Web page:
(13) A STITCH IN TIME. The BBC profiles another set of women who make significant contributions to the space program in “The women who sew for Nasa”
Without its seamstresses, many of Nasa’s key missions would never have left the ground.
From the Apollo spacesuits to the Mars rovers, women behind the scenes have stitched vital spaceflight components.
One of them is Lien Pham, a literal tailor to the stars – working in the Jet Propulsion Laboratory’s shield shop to create thermal blankets, essential for any spacecraft leaving Earth.
It may not sound glamorous, but Lien does work with couture materials.
The Cassini mission, her first project at Nasa, went to Saturn cloaked in a fine gold plate for durability over its 19-year journey.
(14) RECOGNIZABLE TRAITS. Sarah A. Hoyt’s survey of the characteristics of various subgenres of science fiction is interesting and entertaining — “Don’t Reinvent The Wheel”. Here are a few of her notes:
Hard SF comes next. It’s usually — but not always — got some element of space. Even if we’re not in it, this change whatever it is, relates to space. Again, not always, but the ones that sell well seem to have this. I’ve talked a bunch about the genre above, so no more on it need be said.
Next up is Time Travel science fiction. This differs from time travel fantasy in that the mechanism is usually explained in science terms, and from time travel romance in that there are usually (but not necessarily) a lot fewer hot guys in kilts. Either the dislocated come to the present, or we go to the past. Your principal care should be that there should be a semi-plausible mechanism for time travel, even if it’s just “we discovered how to fold time” and if you’re taking your character into historic times, for the love of heaven, make sure you have those correct. My favorite — to no one’s surprise — of these is The Door Into Summer which does not take you to past times. Of those that do, the favorite is The Doomsday Book by Connie Willis. My one caveate, re: putting it on Amazon is for the love of heaven, I don’t care if you have a couple who fall in love, do not put this under time travel romance. Do not, do not, do not. You know not what you do.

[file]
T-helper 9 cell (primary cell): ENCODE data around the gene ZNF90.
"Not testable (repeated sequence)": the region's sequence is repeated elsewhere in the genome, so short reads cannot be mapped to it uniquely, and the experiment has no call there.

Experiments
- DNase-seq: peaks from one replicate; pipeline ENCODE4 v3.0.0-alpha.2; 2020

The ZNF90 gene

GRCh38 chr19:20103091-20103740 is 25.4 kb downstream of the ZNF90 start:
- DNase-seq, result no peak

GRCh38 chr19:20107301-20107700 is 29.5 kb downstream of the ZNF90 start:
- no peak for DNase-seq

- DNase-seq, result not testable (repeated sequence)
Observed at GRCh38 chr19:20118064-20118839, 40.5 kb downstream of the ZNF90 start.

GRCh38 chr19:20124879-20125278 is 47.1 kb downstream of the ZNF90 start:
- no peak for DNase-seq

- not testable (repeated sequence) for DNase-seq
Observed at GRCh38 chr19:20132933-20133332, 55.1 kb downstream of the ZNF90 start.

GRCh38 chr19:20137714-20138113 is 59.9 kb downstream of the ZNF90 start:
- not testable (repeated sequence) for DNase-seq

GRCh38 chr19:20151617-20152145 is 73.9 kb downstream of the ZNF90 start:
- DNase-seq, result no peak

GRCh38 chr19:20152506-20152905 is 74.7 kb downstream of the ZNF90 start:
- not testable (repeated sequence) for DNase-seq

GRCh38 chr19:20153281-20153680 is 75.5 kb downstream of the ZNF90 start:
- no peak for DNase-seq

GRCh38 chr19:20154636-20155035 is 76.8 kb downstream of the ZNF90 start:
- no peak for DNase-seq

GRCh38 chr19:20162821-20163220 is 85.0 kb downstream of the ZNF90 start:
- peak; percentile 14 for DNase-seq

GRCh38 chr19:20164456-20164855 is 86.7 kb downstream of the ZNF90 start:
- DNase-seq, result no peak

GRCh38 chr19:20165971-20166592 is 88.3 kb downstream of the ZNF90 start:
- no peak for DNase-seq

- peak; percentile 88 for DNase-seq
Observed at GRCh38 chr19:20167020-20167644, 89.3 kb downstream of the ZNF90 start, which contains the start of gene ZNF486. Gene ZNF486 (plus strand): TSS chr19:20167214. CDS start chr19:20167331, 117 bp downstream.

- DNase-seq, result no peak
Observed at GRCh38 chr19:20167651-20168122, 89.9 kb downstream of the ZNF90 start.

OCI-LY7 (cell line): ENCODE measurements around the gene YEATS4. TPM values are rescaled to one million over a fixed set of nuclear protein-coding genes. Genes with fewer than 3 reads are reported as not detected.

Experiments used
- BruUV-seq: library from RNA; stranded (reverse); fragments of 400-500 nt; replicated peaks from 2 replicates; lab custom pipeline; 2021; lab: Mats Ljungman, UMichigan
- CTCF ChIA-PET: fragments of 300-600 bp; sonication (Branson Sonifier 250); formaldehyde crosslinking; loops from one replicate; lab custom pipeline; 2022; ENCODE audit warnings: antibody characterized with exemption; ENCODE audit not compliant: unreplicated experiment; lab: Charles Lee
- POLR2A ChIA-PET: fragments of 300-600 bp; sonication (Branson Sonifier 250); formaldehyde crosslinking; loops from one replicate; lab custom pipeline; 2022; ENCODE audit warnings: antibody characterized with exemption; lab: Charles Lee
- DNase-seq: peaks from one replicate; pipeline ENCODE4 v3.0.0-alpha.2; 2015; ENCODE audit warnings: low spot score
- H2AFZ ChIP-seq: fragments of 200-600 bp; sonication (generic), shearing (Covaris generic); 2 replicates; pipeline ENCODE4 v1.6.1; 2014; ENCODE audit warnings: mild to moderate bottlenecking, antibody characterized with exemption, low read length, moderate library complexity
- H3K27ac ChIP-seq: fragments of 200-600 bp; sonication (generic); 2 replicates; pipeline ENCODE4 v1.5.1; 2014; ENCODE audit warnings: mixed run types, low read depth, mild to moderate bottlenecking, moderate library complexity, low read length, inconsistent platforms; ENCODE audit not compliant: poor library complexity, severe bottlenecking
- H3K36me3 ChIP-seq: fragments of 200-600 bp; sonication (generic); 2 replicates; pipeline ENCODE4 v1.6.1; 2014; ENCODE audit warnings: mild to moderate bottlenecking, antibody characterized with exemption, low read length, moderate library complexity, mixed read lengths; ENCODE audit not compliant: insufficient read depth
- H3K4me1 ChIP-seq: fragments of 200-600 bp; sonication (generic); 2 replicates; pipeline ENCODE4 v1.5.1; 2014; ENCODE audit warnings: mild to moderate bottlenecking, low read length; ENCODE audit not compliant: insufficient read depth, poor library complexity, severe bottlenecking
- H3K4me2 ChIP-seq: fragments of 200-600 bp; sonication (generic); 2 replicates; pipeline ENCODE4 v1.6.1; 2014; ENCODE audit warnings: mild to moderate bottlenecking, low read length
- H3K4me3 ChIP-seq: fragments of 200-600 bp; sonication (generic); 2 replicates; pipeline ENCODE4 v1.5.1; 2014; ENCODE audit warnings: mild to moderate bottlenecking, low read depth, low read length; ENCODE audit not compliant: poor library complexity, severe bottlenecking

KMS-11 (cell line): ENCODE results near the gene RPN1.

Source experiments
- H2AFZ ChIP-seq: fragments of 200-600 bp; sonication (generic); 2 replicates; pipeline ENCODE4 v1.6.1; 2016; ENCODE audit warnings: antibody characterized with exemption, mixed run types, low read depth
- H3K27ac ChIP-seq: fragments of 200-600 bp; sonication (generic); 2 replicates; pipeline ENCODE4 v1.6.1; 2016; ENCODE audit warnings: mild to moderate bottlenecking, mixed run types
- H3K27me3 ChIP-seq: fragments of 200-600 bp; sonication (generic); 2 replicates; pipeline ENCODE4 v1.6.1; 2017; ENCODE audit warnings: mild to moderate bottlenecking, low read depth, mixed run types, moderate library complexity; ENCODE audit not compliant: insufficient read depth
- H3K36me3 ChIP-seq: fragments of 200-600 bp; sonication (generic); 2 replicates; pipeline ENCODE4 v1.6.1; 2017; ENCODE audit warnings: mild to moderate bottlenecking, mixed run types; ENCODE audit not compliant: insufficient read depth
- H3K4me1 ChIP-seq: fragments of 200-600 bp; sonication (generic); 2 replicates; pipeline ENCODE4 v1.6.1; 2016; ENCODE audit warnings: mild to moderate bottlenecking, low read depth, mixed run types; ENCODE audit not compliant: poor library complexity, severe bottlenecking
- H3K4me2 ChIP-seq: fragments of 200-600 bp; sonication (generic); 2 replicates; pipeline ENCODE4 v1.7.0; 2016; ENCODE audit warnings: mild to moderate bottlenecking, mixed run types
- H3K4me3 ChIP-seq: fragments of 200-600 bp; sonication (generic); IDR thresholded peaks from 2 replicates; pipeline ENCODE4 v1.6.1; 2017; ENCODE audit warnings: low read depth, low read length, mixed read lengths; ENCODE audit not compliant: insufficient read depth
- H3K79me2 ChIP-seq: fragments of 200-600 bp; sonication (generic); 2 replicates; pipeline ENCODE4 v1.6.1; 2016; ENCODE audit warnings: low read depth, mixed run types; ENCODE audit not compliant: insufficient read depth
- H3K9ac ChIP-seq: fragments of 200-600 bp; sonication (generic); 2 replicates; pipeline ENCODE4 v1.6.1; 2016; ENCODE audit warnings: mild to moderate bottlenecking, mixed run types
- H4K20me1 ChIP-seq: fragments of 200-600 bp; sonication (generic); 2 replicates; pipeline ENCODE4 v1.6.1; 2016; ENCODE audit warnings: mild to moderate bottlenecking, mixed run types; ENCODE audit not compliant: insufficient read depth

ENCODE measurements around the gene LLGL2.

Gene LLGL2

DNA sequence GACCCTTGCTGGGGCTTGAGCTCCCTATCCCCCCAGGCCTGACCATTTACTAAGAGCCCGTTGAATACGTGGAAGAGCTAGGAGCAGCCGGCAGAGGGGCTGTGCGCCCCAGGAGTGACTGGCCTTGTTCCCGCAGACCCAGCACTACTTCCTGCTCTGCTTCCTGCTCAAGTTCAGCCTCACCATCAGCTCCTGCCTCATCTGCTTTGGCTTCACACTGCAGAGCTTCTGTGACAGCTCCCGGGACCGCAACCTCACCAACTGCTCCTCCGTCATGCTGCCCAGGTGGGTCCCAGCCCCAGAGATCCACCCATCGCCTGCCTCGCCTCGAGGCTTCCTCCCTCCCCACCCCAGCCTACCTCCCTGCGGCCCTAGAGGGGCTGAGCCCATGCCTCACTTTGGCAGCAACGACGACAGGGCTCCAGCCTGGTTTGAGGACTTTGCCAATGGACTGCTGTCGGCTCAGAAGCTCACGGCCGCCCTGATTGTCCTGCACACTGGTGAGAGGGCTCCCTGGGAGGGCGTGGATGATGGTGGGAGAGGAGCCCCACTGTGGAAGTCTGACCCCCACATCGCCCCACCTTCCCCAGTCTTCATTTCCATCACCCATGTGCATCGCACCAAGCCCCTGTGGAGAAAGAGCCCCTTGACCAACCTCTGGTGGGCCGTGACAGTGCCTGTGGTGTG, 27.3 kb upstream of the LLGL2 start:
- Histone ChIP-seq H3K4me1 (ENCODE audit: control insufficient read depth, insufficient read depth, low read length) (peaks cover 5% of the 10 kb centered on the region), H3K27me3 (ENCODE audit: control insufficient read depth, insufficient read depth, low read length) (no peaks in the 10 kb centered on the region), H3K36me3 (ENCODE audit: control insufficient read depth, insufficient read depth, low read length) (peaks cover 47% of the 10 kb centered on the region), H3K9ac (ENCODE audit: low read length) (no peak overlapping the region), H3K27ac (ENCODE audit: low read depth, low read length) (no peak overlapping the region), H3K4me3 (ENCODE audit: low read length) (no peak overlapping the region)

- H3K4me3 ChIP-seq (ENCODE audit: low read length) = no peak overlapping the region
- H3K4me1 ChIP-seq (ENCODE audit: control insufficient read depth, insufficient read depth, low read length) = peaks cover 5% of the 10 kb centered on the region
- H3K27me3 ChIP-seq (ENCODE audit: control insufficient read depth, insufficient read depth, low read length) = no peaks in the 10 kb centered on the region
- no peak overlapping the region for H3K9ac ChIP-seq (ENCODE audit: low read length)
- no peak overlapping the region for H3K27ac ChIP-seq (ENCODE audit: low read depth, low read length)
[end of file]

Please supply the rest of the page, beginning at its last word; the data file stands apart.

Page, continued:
Next up is Space Opera — my definition, which is apparently not universal — Earth is there (usually) and the humans are recognizably humans, but they have marvels of tech we can’t even guess at. The tech or another sfnal problem (aliens!) usually provides the conflict, and there’s usually adventure, conflict, etc. My favorite is The Moon Is A Harsh Mistress. (And by the knowledge of his time I think it was hard SF except for the sentient computer which we STILL don’t have. Yes, I cry when Mycroft “dies” What of it?)
(15) POPPYCOCK. Shaun Duke is touchy about the notion that there is such a thing: “On the “Right” Kind of Reviews”.
One of the things that often bothers me about the reviewing process is the idea that some reviews are inherently more valuable than others. By this, I don’t mean in the sense of the quality of the writing itself; after all, some reviews really are nothing more than a quick “I liked it” or are borderline unreadable. Rather, I mean “more valuable” in the sense that different styles of reviewing are worth more than others. While I think most of us would agree that this is poppycock, there are some in the sf/f community who would honestly claim that the critical/analytical review is simply better than the others (namely, the self-reflective review).